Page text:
Banksia littoralis facts for kids
Quick facts for kidsSwamp banksia
|Swamp banksia, cultivated plant in Kings Park|
Banksia littoralis, commonly known as the swamp banksia, swamp oak, river banksia or seaside banksia and the western swamp banksia, is a species of tree that is endemic to the south-west of Western Australia. The Noongar peoples know the plant as pungura, boongura or gwangia. It has rough, crumbly bark, linear, more or less serrated leaves arranged in whorls, yellow flowers and up to two hundred follicles in each head.
Banksia littoralis is a tree that typically grows up to around 1.5 to 12 m (4 ft 11 in to 39 ft 4 in), sometimes to 25 m (82 ft), with rough, crumbly bark and woolly-hairy stems. The leaves are arranged in whorls and are linear in shape, usually serrated in the upper half, 70–230 mm (2.8–9.1 in) long and 4–18 mm (0.16–0.71 in) wide on a petiole 5–10 mm (0.20–0.39 in) long. The flowers are arranged on a cylindrical head 70–200 mm (2.8–7.9 in) long and 60–70 mm (2.4–2.8 in) wide when the flowers open. The flowers are yellow with a perianth 25–27 mm (0.98–1.06 in) long and a hooked pistil 29–35 mm (1.1–1.4 in) long. Flowering occurs from March to July and the follicles are broadly linear to narrow elliptical, 11–22 mm (0.43–0.87 in) long, 2.5–8 mm (0.098–0.315 in) high and 4–8 mm (0.16–0.31 in) wide, the old flowers having fallen. There are sometimes up to two hundred follicles in each head.
Taxonomy and naming
Banksia littoralis was first formally described by Robert Brown in Transactions of the Linnean Society of London from specimens he collected from around the shores of King George Sound, "especially of Princess Royal Harbour" in December 1801.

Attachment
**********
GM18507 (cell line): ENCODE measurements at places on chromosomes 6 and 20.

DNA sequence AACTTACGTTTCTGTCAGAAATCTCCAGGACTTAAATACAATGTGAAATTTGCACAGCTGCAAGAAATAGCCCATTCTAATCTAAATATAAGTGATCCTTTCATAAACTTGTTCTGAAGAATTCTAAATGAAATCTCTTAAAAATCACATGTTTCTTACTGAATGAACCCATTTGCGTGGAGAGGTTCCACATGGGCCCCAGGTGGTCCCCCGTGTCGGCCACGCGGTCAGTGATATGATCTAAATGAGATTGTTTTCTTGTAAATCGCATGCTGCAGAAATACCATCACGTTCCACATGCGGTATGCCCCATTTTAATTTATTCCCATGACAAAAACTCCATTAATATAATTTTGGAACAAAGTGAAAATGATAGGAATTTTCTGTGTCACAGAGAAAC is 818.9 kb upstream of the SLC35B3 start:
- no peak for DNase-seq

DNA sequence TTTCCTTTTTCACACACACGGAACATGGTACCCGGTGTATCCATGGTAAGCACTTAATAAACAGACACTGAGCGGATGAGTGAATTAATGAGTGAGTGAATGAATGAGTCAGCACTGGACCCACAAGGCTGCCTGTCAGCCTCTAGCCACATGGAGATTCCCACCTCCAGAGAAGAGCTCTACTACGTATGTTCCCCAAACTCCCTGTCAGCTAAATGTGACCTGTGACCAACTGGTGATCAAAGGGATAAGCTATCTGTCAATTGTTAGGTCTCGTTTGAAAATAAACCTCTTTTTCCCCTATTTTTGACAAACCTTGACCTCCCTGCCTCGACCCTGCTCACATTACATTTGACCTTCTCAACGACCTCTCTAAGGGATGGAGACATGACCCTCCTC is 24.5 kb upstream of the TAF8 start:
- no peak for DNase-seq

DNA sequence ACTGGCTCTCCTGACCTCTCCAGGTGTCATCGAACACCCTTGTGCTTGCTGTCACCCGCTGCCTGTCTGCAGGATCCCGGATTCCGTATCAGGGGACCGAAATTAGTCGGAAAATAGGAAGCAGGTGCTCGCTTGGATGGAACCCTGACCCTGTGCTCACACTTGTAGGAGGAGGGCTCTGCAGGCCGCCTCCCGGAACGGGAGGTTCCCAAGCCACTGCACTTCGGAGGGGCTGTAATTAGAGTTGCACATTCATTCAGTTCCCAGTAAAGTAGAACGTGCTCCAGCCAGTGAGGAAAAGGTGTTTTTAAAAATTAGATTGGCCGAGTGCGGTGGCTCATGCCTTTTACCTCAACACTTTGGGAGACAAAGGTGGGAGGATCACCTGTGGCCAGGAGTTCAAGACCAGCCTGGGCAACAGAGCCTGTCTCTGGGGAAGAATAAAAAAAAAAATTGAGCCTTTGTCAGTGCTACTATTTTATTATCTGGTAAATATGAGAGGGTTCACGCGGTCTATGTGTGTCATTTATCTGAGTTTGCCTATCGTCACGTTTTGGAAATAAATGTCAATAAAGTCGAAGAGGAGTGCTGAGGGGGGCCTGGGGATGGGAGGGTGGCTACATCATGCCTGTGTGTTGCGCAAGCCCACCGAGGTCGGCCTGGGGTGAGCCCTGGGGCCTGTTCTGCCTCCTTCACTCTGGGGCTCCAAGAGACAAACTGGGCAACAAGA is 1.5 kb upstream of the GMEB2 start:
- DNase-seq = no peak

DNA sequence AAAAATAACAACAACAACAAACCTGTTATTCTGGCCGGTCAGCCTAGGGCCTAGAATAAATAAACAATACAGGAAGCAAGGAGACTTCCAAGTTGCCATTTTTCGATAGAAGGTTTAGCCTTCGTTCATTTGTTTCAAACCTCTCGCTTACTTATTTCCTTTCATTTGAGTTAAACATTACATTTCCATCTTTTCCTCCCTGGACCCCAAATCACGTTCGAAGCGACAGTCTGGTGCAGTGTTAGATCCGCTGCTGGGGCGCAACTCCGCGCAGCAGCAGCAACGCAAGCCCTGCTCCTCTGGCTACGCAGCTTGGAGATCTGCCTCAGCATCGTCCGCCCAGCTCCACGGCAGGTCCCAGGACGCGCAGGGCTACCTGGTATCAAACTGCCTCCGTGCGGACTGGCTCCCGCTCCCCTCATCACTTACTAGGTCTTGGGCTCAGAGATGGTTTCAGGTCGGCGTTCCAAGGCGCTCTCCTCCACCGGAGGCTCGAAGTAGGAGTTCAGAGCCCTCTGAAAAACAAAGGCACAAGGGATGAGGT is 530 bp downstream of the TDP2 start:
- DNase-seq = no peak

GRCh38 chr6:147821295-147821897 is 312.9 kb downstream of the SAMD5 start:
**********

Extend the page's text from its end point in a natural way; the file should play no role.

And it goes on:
Banksia littoralis appears most closely related to the other species of the series Spicigerae such as B. seminuda and B. occidentalis and is also quite closely related to B. verticillata a smaller shrub with much thicker leaves.
Distribution and habitat
Swamp banksia to coastal areas of south western Western Australia from the Wheatbelt, Peel, South West and Great Southern regions where it is often situated on along creeks and rivers, in low-lying, seasonally damp areas like swamps and depressions where it grows well in high moisture peaty to sandy soils. It is often part of low woodland communities and often is associated with Melaleuca preissiana and also in Eucalyptus gomphocephala forest communities and is rarely found as a part of low coastal kwongan communities. The range extends from around Mount Lesueur in the north to around Cape Leeuwin in the south west extending east to around Two Peoples Bay and the Stirling Range.
Response to fire
This banksia releases its seeds from the follicles as they mature and the plant responds to fire by resprouting from epicormic buds.
Use in horticulture
Banksia littoralis is relatively easy to grow. It is possibly not as sensitive to dieback as other western banksias. Seeds do not require any treatment, and take 20 to 36 days to germinate.
- Taylor, Anne; Hopper, Stephen (1988). The Banksia Atlas (Australian Flora and Fauna Series Number 8). Canberra: Australian Government Publishing Service. ISBN 0-644-07124-9.
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